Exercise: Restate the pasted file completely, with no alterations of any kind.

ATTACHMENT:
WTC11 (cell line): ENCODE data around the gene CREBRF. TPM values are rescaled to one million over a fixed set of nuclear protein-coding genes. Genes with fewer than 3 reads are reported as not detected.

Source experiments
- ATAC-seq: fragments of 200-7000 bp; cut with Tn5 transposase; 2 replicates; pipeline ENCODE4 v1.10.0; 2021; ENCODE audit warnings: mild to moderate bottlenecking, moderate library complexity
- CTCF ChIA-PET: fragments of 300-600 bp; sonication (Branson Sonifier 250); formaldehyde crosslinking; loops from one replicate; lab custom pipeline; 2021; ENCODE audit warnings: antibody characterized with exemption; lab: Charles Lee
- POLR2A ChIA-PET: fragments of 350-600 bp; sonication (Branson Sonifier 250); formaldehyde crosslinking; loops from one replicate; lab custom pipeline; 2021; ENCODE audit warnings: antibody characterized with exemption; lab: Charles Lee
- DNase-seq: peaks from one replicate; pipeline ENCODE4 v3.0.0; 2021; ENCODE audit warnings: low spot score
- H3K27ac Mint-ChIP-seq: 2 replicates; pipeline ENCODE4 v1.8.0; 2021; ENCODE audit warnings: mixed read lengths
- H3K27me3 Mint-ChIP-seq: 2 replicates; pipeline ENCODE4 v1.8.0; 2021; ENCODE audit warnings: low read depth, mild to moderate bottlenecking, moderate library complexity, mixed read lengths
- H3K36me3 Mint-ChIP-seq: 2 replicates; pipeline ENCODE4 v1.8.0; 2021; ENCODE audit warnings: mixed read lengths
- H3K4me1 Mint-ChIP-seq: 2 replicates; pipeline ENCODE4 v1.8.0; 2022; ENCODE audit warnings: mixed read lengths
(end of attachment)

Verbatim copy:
WTC11 (cell line): ENCODE data around the gene CREBRF. TPM values are rescaled to one million over a fixed set of nuclear protein-coding genes. Genes with fewer than 3 reads are reported as not detected.

Source experiments
- ATAC-seq: fragments of 200-7000 bp; cut with Tn5 transposase; 2 replicates; pipeline ENCODE4 v1.10.0; 2021; ENCODE audit warnings: mild to moderate bottlenecking, moderate library complexity
- CTCF ChIA-PET: fragments of 300-600 bp; sonication (Branson Sonifier 250); formaldehyde crosslinking; loops from one replicate; lab custom pipeline; 2021; ENCODE audit warnings: antibody characterized with exemption; lab: Charles Lee
- POLR2A ChIA-PET: fragments of 350-600 bp; sonication (Branson Sonifier 250); formaldehyde crosslinking; loops from one replicate; lab custom pipeline; 2021; ENCODE audit warnings: antibody characterized with exemption; lab: Charles Lee
- DNase-seq: peaks from one replicate; pipeline ENCODE4 v3.0.0; 2021; ENCODE audit warnings: low spot score
- H3K27ac Mint-ChIP-seq: 2 replicates; pipeline ENCODE4 v1.8.0; 2021; ENCODE audit warnings: mixed read lengths
- H3K27me3 Mint-ChIP-seq: 2 replicates; pipeline ENCODE4 v1.8.0; 2021; ENCODE audit warnings: low read depth, mild to moderate bottlenecking, moderate library complexity, mixed read lengths
- H3K36me3 Mint-ChIP-seq: 2 replicates; pipeline ENCODE4 v1.8.0; 2021; ENCODE audit warnings: mixed read lengths
- H3K4me1 Mint-ChIP-seq: 2 replicates; pipeline ENCODE4 v1.8.0; 2022; ENCODE audit warnings: mixed read lengths